The High-Risk Social Challenge (HiSoC) task may be a useful tool for detecting deficits in social skills in adults at ultra-high risk (UHR) for psychosis, according to study results published in Schizophrenia Research.
The HiSoC task is currently used to assess social skills in adolescents at genetic high risk for psychosis, but has not been tested for efficacy when used to assess social skills in other UHR psychosis populations. The objective of this study was to test the efficacy and psychometric properties of the HiSoC task in adults with UHR psychosis.
In this randomized clinical trial, researchers conducted an exploratory factor analysis to assess the factor structure of the HiSoC task in patients who fulfilled UHR psychosis criteria (n=102) vs in healthy controls (n=66). Adults with UHR psychosis were between the ages of 18 and 40 and were recruited from psychiatric facilities in Copenhagen, Denmark. Researchers examined whether the factor structure of the Danish version of the HiSoC task in UHR adults was similar to the factor structure of the American counterpart previously validated in adolescents at genetic high risk for psychosis.
The results revealed that the 15 HiSoC items were reduced to 3 factors: “Social-Interpersonal,” “Odd Behavior and Language,” and “Affect.” The test showed high levels of interrater reliability, with the intraclass correlation coefficient ranging between 0.88 and 0.98. Researchers also found that HiSoC was unrelated to age, IQ, and level of attenuated psychotic symptoms. In terms of convergent validity, researchers found that theory of mind and global- and real-life social functioning were moderately related to the HiSoC total score and were partially related to subscale scores.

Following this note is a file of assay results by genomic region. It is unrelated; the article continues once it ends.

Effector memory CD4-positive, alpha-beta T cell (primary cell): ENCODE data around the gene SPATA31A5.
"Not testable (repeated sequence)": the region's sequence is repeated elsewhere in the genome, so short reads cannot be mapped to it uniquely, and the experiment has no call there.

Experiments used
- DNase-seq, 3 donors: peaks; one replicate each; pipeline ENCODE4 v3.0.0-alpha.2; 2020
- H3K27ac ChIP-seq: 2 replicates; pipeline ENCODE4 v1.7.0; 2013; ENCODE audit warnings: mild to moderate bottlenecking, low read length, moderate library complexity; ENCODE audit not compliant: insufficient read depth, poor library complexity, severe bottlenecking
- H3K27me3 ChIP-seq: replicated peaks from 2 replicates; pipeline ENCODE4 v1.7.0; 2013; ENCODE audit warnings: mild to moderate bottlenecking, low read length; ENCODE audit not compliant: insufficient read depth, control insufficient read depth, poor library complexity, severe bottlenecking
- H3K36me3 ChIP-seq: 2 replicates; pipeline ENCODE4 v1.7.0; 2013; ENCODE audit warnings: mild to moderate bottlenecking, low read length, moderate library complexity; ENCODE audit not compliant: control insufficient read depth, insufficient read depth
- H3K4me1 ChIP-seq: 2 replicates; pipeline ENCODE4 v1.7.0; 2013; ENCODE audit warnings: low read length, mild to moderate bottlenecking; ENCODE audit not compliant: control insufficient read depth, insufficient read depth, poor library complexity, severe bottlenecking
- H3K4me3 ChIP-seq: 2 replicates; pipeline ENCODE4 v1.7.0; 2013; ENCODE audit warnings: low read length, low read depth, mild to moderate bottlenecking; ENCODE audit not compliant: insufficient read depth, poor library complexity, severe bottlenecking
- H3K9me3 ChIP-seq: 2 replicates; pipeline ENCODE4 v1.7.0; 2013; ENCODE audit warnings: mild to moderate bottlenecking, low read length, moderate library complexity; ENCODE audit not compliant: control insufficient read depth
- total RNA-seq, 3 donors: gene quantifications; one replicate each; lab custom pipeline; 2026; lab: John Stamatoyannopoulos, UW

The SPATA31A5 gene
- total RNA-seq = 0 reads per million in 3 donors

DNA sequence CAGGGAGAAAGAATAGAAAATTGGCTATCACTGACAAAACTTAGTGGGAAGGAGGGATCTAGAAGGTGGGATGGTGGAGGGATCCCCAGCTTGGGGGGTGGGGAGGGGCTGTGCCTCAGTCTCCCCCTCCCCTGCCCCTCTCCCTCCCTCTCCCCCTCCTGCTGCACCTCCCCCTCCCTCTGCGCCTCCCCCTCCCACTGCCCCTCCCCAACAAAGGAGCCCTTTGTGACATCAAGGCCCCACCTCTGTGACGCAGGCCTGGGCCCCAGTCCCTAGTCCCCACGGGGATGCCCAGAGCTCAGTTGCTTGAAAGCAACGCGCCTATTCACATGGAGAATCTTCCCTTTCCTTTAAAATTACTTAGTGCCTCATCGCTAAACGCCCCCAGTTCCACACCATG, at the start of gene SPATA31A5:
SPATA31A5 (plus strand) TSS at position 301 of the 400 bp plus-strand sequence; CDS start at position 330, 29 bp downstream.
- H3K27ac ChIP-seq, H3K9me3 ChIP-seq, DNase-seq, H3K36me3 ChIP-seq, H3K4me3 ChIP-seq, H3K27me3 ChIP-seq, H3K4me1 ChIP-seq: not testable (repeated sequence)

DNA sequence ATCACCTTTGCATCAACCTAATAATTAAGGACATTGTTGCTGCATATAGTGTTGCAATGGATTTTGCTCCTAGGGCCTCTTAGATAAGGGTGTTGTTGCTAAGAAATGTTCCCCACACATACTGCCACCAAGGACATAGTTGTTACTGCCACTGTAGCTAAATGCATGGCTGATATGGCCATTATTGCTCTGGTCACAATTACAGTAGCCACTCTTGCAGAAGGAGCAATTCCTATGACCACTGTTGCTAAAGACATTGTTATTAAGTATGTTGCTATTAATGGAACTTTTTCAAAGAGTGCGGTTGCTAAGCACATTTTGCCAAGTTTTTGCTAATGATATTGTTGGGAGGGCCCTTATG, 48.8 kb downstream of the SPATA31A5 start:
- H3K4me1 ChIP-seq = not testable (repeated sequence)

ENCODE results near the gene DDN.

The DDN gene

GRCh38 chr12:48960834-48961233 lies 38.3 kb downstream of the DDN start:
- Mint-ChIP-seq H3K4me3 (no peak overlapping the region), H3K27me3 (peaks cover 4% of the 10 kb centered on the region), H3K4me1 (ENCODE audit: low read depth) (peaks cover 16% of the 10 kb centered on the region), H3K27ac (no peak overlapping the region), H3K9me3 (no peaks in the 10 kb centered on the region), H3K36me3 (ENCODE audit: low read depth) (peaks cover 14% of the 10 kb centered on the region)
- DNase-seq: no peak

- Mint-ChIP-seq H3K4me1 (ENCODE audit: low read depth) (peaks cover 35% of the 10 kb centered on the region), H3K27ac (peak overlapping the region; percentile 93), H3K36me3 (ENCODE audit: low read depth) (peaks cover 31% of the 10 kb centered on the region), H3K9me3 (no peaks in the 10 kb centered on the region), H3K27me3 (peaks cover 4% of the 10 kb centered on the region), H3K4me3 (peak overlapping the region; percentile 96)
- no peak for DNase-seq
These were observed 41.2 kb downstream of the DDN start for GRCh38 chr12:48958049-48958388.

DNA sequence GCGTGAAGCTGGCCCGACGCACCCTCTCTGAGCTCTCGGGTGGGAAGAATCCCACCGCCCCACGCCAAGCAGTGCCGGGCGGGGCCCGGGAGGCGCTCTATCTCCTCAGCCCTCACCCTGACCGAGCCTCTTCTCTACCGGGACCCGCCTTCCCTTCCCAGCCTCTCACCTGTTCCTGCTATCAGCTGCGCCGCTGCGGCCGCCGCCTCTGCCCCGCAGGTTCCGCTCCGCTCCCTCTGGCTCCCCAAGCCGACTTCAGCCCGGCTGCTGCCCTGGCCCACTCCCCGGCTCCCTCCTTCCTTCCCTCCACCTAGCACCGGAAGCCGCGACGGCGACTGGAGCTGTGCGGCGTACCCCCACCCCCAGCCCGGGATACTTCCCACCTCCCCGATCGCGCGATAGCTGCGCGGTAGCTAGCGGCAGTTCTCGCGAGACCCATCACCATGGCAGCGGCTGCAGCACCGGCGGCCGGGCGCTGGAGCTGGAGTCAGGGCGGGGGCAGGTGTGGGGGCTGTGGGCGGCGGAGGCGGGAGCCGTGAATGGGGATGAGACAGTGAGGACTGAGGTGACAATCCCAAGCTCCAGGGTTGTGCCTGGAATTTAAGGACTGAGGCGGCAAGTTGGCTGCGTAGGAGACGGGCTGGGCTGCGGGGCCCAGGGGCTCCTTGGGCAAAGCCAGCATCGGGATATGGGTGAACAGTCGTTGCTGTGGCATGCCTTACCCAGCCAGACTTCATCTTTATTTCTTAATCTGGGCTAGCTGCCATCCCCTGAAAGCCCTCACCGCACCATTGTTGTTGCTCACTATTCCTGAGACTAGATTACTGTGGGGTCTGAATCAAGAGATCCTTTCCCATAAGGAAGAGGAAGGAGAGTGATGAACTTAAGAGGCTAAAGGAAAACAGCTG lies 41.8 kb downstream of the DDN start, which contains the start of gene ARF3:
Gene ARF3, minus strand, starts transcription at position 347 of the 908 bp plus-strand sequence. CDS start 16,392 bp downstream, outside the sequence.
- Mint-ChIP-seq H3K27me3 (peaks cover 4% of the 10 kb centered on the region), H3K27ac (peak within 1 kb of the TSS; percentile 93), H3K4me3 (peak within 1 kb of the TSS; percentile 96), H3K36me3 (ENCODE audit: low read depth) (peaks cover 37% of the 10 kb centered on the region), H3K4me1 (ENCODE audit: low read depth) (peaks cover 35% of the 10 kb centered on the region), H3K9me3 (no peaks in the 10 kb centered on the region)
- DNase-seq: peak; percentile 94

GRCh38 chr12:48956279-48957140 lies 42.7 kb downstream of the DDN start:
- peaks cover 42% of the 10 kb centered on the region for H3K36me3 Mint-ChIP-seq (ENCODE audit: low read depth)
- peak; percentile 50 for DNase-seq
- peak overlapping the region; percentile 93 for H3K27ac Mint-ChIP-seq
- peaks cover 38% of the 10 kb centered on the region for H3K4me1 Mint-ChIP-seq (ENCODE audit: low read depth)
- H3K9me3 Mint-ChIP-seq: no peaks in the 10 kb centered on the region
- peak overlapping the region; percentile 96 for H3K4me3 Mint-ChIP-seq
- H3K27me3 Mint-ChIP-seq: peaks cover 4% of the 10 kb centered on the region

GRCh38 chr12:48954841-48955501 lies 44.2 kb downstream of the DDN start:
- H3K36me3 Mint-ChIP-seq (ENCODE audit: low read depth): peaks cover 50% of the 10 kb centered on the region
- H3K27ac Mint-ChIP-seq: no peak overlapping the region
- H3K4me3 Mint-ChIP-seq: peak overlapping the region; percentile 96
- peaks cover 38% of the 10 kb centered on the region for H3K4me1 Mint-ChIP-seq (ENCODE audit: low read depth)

There were significant differences between the UHR group and healthy controls on the HiSoC total score, Raters Impression, and on the 3 factors (Cohen’s d range=-1.40 to -1.94, P <.001). In the healthy controls group, there were no gender differences on the HiSoC total score or subscale scores.
This study had a few limitations. First, ratings may be biased because researchers could not maintain blinding of the assessors regarding the group status of patients, and 27% of UHR participants refused to perform the HiSoC task. Compared with the group that performed the HiSoC task, the group that did not perform the task demonstrated higher levels of negative symptoms. Second, low task tolerability may be attributed to differences between the Danish and American cultures because the Danish participants were found to be less expressive in social behavior and less comfortable performing in front of a camera. Lastly, this study may raise ethical concerns because participants were instructed to pretend to compete for a grand money prize, which may have offended those who chose not to perform the HiSoC task.
The study researchers concluded that the HiSoC task is sensitive and highly effective at detecting deficits in social skills in adults with UHR psychosis. They suggest that future studies be conducted to “extend findings by investigating the efficacy of the HiSoC task in other clinical populations such as patients with manifest psychosis and those with autism spectrum disorders.”
Glenthøj LB, Kristensen TD, Gibson CM, Jepsen JRM, Nordentoft M. Assessing social skills in individuals at ultra-high risk for psychosis: validation of the high risk social challenge task (HiSoC) [published online August 30, 2019]. Schizophr Res. doi: 10.1016/j.schres.2019.08.025